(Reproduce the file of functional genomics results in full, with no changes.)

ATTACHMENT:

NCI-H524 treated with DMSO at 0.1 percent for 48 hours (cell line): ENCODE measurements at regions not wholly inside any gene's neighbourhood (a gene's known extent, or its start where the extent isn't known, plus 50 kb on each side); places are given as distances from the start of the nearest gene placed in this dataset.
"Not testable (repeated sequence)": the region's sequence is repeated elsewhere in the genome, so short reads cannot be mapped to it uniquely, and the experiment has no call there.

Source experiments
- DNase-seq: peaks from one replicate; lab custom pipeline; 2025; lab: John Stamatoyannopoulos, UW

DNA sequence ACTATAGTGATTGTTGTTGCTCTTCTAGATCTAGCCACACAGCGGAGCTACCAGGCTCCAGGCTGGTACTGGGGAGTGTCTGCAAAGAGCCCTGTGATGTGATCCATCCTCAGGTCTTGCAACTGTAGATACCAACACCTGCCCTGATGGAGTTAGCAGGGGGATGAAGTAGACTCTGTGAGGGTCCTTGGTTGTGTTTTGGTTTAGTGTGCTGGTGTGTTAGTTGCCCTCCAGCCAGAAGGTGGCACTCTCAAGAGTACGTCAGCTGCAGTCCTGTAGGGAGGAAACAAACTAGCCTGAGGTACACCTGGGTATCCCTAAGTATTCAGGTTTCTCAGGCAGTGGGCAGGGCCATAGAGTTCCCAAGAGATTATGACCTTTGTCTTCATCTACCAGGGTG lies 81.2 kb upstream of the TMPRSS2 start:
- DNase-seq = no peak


NCI-H524 treated with DMSO at 0.1 percent for 48 hours (cell line): ENCODE measurements at regions not wholly inside any gene's neighbourhood (a gene's known extent, or its start where the extent isn't known, plus 50 kb on each side); places are given as distances from the start of the nearest gene placed in this dataset.
"Not testable (repeated sequence)": the region's sequence is repeated elsewhere in the genome, so short reads cannot be mapped to it uniquely, and the experiment has no call there.

Source experiments
- DNase-seq: peaks from one replicate; lab custom pipeline; 2025; lab: John Stamatoyannopoulos, UW

DNA sequence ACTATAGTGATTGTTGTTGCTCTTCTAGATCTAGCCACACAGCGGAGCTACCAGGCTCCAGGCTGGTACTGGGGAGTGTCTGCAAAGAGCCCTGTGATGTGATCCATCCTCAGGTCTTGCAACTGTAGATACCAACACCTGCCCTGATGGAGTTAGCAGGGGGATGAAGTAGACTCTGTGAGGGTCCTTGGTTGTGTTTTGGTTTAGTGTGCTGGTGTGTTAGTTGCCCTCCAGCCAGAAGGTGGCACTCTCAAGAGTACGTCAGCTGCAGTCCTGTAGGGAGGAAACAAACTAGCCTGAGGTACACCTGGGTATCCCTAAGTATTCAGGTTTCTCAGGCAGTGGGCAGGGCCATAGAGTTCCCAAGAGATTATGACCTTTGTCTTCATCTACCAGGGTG lies 81.2 kb upstream of the TMPRSS2 start:
- DNase-seq = no peak